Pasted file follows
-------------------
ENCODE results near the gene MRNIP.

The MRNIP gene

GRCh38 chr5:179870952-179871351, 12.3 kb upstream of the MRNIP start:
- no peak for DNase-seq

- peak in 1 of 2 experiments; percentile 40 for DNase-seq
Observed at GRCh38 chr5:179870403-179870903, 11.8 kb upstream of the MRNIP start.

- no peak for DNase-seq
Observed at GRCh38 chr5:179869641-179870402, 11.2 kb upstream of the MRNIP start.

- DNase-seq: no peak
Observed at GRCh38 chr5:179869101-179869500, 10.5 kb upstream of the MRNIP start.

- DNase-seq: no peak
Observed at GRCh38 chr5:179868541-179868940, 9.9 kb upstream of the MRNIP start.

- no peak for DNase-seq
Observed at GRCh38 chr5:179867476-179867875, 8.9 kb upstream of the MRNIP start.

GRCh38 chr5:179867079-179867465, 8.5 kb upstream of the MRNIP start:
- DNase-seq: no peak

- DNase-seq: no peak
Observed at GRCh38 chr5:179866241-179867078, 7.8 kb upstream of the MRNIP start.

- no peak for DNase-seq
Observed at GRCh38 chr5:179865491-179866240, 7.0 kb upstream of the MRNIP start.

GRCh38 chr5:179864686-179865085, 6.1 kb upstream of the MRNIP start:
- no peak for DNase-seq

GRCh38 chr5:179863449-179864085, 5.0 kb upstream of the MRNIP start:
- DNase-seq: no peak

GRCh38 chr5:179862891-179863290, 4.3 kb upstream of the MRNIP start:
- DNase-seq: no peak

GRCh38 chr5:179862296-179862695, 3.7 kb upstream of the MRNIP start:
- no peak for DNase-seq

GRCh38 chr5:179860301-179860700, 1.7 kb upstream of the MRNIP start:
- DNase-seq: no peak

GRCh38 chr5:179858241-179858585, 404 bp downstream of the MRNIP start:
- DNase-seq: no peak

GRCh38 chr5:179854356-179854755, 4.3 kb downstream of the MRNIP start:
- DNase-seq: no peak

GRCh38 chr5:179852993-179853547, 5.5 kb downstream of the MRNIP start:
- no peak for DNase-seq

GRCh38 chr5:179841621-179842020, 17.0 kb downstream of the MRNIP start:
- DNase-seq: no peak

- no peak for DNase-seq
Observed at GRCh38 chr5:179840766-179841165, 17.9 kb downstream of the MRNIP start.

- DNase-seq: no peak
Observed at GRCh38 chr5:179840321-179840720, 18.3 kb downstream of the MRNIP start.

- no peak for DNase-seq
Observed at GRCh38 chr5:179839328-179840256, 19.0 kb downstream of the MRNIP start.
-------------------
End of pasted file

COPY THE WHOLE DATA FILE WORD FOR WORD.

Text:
ENCODE results near the gene MRNIP.

The MRNIP gene

GRCh38 chr5:179870952-179871351, 12.3 kb upstream of the MRNIP start:
- no peak for DNase-seq

- peak in 1 of 2 experiments; percentile 40 for DNase-seq
Observed at GRCh38 chr5:179870403-179870903, 11.8 kb upstream of the MRNIP start.

- no peak for DNase-seq
Observed at GRCh38 chr5:179869641-179870402, 11.2 kb upstream of the MRNIP start.

- DNase-seq: no peak
Observed at GRCh38 chr5:179869101-179869500, 10.5 kb upstream of the MRNIP start.

- DNase-seq: no peak
Observed at GRCh38 chr5:179868541-179868940, 9.9 kb upstream of the MRNIP start.

- no peak for DNase-seq
Observed at GRCh38 chr5:179867476-179867875, 8.9 kb upstream of the MRNIP start.

GRCh38 chr5:179867079-179867465, 8.5 kb upstream of the MRNIP start:
- DNase-seq: no peak

- DNase-seq: no peak
Observed at GRCh38 chr5:179866241-179867078, 7.8 kb upstream of the MRNIP start.

- no peak for DNase-seq
Observed at GRCh38 chr5:179865491-179866240, 7.0 kb upstream of the MRNIP start.

GRCh38 chr5:179864686-179865085, 6.1 kb upstream of the MRNIP start:
- no peak for DNase-seq

GRCh38 chr5:179863449-179864085, 5.0 kb upstream of the MRNIP start:
- DNase-seq: no peak

GRCh38 chr5:179862891-179863290, 4.3 kb upstream of the MRNIP start:
- DNase-seq: no peak

GRCh38 chr5:179862296-179862695, 3.7 kb upstream of the MRNIP start:
- no peak for DNase-seq

GRCh38 chr5:179860301-179860700, 1.7 kb upstream of the MRNIP start:
- DNase-seq: no peak

GRCh38 chr5:179858241-179858585, 404 bp downstream of the MRNIP start:
- DNase-seq: no peak

GRCh38 chr5:179854356-179854755, 4.3 kb downstream of the MRNIP start:
- DNase-seq: no peak

GRCh38 chr5:179852993-179853547, 5.5 kb downstream of the MRNIP start:
- no peak for DNase-seq

GRCh38 chr5:179841621-179842020, 17.0 kb downstream of the MRNIP start:
- DNase-seq: no peak

- no peak for DNase-seq
Observed at GRCh38 chr5:179840766-179841165, 17.9 kb downstream of the MRNIP start.

- DNase-seq: no peak
Observed at GRCh38 chr5:179840321-179840720, 18.3 kb downstream of the MRNIP start.

- no peak for DNase-seq
Observed at GRCh38 chr5:179839328-179840256, 19.0 kb downstream of the MRNIP start.